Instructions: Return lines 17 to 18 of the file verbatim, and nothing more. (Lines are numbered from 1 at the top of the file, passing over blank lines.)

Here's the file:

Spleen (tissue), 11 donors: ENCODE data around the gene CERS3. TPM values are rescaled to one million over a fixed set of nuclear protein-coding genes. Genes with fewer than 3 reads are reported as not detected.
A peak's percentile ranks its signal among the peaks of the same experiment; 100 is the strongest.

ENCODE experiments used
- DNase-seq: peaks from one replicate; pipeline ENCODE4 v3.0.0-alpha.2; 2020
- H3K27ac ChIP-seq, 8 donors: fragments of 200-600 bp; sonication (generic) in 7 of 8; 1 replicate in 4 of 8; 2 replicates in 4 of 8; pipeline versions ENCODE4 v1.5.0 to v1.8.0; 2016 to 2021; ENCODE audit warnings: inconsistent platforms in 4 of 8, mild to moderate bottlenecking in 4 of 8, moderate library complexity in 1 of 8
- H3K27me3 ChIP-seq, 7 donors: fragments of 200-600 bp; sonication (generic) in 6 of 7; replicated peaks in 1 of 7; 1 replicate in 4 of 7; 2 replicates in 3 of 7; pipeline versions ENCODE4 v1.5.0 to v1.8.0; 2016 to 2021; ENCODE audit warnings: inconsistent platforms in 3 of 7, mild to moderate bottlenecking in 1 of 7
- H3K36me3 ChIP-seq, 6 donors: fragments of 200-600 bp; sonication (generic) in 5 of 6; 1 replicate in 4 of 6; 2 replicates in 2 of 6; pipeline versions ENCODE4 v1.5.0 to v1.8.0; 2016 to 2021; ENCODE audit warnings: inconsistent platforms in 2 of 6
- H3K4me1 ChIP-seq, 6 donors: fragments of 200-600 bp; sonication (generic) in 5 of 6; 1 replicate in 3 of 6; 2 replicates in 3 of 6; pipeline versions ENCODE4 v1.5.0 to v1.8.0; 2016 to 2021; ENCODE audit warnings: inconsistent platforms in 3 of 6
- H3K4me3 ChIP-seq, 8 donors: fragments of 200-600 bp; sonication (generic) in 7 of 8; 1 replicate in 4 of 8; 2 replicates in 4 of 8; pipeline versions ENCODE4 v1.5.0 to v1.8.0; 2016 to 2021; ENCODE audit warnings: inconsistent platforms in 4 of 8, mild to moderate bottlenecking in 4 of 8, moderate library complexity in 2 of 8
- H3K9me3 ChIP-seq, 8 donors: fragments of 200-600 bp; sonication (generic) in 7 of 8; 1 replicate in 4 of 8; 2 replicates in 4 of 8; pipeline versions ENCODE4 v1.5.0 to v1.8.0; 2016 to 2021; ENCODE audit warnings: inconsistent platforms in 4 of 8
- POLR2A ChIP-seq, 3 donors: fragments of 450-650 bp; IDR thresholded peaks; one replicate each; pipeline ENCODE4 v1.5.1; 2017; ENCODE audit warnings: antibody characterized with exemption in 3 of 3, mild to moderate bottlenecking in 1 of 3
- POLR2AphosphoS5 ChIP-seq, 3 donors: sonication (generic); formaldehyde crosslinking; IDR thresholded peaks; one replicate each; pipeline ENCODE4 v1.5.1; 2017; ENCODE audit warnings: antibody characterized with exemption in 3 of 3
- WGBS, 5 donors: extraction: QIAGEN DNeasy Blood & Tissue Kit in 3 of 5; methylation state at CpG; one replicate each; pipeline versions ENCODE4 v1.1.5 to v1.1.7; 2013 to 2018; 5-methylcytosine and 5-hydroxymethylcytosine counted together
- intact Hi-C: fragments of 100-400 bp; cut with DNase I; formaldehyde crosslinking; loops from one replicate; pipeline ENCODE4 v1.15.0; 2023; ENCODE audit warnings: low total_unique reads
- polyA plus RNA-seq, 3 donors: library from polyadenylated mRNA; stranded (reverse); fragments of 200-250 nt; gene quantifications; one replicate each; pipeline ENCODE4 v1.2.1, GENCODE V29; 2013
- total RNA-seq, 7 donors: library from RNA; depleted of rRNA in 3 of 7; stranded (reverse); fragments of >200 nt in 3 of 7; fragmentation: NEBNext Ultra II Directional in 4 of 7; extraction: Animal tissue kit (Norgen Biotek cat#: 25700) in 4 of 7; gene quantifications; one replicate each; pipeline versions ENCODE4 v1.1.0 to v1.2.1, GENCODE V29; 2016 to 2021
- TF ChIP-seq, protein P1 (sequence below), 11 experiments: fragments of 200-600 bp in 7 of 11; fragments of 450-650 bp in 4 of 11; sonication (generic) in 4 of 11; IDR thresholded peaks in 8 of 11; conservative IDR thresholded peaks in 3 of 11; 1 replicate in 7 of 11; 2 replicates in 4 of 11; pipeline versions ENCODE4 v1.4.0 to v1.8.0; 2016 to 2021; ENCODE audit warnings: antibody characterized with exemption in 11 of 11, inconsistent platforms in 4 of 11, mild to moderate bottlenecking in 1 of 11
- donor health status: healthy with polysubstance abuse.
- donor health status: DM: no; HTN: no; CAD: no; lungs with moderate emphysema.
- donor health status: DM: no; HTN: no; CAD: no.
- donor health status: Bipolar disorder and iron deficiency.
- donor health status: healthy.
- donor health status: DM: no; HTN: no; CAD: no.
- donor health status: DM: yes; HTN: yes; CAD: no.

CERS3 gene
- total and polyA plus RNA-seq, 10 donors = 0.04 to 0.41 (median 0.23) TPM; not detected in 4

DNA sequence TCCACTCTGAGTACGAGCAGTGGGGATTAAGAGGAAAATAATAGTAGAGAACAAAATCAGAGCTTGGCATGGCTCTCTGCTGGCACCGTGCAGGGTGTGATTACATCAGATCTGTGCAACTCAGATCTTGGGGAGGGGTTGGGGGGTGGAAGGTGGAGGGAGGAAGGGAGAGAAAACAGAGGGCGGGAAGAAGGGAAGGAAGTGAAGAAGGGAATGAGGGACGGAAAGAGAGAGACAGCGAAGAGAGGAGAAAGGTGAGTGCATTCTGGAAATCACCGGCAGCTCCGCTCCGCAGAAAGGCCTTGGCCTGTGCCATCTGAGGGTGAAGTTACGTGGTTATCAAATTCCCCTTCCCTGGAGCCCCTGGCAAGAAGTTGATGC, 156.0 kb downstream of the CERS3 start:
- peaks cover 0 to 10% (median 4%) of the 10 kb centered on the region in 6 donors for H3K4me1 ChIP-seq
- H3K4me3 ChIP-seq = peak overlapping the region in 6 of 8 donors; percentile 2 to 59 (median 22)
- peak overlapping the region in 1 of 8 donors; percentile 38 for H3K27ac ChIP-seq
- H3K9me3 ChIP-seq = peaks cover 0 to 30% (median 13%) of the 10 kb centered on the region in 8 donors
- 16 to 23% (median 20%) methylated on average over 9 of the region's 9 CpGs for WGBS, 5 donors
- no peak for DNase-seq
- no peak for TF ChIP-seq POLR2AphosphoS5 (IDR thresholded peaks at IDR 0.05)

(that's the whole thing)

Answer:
- TF ChIP-seq, protein P1 (sequence below), 11 experiments: fragments of 200-600 bp in 7 of 11; fragments of 450-650 bp in 4 of 11; sonication (generic) in 4 of 11; IDR thresholded peaks in 8 of 11; conservative IDR thresholded peaks in 3 of 11; 1 replicate in 7 of 11; 2 replicates in 4 of 11; pipeline versions ENCODE4 v1.4.0 to v1.8.0; 2016 to 2021; ENCODE audit warnings: antibody characterized with exemption in 11 of 11, inconsistent platforms in 4 of 11, mild to moderate bottlenecking in 1 of 11
- donor health status: healthy with polysubstance abuse.